This is a free sample. Please purchase full version of the book to continue.

This is a free sample. Please purchase full version of the book to continue.

This is a free sample. Please purchase full version of the book to continue.

This is a free sample. Please purchase full version of the book to continue.

This is a free sample. Please purchase full version of the book to continue.

This is a free sample. Please purchase full version of the book to continue.

This is a free sample. Please purchase full version of the book to continue.

This is a free sample. Please purchase full version of the book to continue.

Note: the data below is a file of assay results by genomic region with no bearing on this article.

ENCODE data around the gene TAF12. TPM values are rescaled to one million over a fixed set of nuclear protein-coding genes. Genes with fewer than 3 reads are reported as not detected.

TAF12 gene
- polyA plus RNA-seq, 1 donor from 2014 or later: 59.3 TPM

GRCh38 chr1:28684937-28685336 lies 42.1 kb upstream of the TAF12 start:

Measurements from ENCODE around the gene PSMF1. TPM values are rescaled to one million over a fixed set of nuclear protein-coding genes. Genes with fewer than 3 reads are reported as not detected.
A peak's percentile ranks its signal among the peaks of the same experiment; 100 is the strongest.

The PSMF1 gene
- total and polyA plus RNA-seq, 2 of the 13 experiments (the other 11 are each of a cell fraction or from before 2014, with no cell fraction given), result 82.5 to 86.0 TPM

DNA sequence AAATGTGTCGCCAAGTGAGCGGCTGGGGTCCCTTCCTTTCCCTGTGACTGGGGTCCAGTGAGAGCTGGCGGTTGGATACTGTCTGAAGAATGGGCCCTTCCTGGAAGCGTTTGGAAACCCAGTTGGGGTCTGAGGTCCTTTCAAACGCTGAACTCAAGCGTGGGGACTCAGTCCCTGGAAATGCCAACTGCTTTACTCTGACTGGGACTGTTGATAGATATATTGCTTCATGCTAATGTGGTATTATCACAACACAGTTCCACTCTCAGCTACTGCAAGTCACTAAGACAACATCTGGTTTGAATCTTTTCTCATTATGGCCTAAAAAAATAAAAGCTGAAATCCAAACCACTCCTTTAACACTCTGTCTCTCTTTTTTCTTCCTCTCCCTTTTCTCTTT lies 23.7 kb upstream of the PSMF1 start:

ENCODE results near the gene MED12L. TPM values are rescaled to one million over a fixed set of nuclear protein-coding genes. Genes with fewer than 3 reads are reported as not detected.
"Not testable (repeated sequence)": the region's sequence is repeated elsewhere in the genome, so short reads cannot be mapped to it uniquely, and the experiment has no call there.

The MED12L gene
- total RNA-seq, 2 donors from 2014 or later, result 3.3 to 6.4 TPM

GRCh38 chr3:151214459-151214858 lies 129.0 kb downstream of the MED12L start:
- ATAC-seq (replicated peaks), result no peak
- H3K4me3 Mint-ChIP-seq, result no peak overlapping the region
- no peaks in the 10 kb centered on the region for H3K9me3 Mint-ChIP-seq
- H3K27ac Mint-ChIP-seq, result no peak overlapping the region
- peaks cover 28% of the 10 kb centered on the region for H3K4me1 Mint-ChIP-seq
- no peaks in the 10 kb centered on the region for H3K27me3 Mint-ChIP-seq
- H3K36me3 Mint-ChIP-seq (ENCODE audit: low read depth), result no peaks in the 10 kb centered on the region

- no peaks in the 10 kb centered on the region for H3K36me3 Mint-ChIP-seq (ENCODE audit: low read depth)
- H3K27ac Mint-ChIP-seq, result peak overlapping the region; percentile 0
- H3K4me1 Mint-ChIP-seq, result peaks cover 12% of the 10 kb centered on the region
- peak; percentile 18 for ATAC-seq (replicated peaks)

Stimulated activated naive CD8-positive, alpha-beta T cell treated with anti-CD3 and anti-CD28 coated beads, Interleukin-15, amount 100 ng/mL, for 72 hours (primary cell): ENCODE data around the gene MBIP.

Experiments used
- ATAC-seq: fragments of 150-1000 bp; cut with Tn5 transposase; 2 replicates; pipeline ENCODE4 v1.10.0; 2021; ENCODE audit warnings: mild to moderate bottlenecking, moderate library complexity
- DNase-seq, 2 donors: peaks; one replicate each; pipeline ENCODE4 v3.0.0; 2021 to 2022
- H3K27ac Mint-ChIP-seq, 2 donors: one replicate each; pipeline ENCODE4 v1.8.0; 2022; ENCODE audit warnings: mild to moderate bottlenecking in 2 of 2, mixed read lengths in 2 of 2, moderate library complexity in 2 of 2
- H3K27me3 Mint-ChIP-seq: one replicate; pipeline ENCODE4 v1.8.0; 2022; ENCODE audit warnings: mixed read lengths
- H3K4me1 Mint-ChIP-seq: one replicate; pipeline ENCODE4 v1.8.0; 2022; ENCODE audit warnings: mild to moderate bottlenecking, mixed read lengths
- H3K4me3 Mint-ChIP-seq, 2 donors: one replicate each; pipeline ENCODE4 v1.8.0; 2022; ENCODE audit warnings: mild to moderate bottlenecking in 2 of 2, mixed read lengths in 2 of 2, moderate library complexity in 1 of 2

This is a free sample. Please purchase full version of the book to continue.

This is a free sample. Please purchase full version of the book to continue.

This is a free sample. Please purchase full version of the book to continue.

This is a free sample. Please purchase full version of the book to continue.

This is a free sample. Please purchase full version of the book to continue.

This is a free sample. Please purchase full version of the book to continue.